An important objective of this invention is to provide a fuel for the internal combustion engine which results in significant decreases of toxic exhaust gases or vapors without sacrificing engine performance or efficiency. A second objective is to provide a fuel that is free from lead compounds, such as lead tetraethyl, and still obtains anti-knock characteristics, resulting in smooth engine performance. A third objective is to provide a fuel for the internal combustion engine wherein the percentage of hydrocarbons is substantially reduced, thereby better conserving energy derived from petroleum and partly replacing it with energy having reproducible sources. A still further objective of this invention is to provide clear liquid fuel compositions that are stable and usable, both under moderate and extreme weather conditions.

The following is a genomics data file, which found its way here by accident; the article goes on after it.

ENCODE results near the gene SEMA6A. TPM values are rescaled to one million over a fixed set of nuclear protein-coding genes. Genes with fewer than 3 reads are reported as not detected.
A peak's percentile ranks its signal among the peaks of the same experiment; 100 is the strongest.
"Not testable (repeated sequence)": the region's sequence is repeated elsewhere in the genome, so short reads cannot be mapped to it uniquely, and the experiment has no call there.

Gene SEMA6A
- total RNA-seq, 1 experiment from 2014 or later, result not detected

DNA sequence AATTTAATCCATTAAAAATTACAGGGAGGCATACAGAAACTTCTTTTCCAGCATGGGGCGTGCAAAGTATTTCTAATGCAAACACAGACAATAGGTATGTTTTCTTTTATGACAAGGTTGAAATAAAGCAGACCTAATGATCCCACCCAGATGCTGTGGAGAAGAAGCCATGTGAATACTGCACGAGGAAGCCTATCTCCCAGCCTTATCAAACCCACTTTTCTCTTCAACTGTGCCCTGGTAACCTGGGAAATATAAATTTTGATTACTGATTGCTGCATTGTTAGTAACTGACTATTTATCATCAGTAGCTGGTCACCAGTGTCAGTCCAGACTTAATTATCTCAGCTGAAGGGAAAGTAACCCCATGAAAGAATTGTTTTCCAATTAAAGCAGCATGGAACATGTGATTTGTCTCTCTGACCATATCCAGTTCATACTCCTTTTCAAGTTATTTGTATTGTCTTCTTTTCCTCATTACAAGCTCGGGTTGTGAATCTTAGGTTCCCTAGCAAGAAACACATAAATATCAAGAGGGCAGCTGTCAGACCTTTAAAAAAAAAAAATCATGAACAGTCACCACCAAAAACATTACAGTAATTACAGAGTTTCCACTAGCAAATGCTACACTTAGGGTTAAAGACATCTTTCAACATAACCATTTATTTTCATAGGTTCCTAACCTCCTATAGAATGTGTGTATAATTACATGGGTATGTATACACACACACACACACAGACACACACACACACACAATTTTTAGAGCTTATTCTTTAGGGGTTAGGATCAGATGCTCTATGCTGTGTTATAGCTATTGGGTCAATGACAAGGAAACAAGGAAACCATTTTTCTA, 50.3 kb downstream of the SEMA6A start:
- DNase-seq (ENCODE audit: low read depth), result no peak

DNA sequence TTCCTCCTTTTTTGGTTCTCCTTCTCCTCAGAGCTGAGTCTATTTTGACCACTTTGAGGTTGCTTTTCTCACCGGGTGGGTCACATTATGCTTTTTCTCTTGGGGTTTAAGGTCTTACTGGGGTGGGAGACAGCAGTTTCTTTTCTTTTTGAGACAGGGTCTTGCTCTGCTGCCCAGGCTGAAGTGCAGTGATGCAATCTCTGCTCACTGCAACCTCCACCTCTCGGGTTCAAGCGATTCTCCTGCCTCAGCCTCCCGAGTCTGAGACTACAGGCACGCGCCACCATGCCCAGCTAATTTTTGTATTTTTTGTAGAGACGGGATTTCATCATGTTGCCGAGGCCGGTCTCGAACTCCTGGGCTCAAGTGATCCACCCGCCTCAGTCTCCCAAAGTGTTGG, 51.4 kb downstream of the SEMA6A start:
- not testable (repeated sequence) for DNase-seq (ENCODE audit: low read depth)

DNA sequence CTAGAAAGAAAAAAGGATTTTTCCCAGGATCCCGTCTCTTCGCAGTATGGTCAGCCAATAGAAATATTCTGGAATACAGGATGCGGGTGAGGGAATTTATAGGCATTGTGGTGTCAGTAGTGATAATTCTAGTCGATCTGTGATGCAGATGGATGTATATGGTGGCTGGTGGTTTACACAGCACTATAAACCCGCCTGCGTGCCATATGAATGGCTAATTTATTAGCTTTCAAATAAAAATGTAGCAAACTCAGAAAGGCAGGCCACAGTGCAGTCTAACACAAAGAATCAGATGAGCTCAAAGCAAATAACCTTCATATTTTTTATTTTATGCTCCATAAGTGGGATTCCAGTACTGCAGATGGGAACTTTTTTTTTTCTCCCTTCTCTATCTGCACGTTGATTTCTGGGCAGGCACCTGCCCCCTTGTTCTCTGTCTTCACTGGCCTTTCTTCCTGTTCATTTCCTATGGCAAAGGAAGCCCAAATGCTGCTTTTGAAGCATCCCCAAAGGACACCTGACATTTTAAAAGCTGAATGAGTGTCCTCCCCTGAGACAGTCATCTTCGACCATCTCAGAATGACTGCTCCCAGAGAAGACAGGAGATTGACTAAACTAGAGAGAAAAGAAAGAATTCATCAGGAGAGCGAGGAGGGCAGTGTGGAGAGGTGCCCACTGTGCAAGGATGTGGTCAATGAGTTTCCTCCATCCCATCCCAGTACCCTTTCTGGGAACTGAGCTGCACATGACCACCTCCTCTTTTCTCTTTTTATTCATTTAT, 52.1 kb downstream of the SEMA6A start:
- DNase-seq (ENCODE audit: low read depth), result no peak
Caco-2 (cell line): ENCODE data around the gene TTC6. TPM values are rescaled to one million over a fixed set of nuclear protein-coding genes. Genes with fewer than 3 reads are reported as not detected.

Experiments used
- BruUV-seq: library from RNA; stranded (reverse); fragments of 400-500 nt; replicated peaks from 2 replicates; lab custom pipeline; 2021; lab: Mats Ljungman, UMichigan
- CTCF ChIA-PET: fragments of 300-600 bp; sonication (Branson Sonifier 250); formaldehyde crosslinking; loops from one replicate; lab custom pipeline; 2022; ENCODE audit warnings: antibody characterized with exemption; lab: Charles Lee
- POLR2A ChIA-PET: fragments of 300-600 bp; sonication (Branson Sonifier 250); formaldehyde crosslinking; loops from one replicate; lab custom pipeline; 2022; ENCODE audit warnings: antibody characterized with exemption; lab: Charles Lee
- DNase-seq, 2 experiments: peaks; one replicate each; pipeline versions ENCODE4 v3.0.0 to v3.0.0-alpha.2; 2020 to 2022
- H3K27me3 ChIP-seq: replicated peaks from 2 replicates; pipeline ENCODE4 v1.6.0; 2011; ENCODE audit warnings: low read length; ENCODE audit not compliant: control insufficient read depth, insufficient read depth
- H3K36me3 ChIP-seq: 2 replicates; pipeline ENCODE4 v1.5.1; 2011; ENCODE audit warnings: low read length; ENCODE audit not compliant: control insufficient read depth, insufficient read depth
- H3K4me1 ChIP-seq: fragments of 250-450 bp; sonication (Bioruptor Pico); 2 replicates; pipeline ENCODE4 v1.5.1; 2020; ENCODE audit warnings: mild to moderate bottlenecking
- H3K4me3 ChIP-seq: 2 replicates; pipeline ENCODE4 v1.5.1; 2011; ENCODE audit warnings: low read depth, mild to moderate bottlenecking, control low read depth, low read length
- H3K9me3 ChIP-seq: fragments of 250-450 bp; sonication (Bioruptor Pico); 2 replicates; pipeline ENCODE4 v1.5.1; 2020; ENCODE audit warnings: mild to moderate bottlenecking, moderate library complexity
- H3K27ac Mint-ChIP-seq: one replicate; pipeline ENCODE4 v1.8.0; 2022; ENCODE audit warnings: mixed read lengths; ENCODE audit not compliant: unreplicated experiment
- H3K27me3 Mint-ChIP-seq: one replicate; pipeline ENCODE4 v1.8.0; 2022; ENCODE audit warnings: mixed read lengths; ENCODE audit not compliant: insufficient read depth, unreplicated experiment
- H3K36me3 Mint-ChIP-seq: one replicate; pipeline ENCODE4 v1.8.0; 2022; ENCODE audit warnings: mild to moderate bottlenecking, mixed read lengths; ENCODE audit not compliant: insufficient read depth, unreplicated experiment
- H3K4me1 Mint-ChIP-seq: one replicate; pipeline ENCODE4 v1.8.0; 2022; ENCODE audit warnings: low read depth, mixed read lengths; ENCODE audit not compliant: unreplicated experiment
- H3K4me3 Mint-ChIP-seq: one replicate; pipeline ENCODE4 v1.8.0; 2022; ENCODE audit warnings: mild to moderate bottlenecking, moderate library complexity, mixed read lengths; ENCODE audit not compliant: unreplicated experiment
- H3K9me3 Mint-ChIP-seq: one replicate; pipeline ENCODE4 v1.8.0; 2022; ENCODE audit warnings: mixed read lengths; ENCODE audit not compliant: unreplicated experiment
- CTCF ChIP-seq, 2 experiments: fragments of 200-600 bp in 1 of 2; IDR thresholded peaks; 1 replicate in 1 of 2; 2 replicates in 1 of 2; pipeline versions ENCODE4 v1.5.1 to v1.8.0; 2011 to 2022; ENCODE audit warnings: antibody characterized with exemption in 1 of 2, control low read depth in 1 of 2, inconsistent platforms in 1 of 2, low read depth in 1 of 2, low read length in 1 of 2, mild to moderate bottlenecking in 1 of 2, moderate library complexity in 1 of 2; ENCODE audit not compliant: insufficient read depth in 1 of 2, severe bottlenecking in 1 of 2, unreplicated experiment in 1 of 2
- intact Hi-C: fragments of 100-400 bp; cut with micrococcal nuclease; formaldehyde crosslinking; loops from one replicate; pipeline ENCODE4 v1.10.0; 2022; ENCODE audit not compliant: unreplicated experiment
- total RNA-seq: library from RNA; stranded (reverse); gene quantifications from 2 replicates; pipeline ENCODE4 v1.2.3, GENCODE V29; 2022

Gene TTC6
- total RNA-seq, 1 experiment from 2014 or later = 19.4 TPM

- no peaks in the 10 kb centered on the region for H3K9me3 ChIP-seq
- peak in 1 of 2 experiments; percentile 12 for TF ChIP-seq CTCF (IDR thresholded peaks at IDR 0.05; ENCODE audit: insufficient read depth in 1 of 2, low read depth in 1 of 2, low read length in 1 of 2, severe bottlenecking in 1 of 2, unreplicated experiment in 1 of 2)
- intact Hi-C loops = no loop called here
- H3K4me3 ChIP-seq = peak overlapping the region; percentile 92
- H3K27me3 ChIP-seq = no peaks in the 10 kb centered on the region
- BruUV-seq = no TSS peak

The term "water-in-oil emulsion," hereinafter referred to as "W/O emulsion," is a general term well-known to those skilled in emulsion technology. The term W/O emulsion, as used in the context of this invention, is believed to best describe the physical make-up of the novel fuel composition which we have obtained. It must be appreciated that we have achieved, through a unique surfactant blend, a clear and stable liquid fuel which, while an emulsion, exhibits desired single-phase properties of hydrocarbon fuels alone. As an emulsion, however, the liquid fuel of the invention is believed to contain the hydrocarbon mixture as the continuous "oil" phase and water and the water-soluble components as the dispersed "water" phase. Upon blending the various components of the liquid fuel, including the surfactant mixture, the resulting fuel composition is, for the purposes intended, a single-phase composition.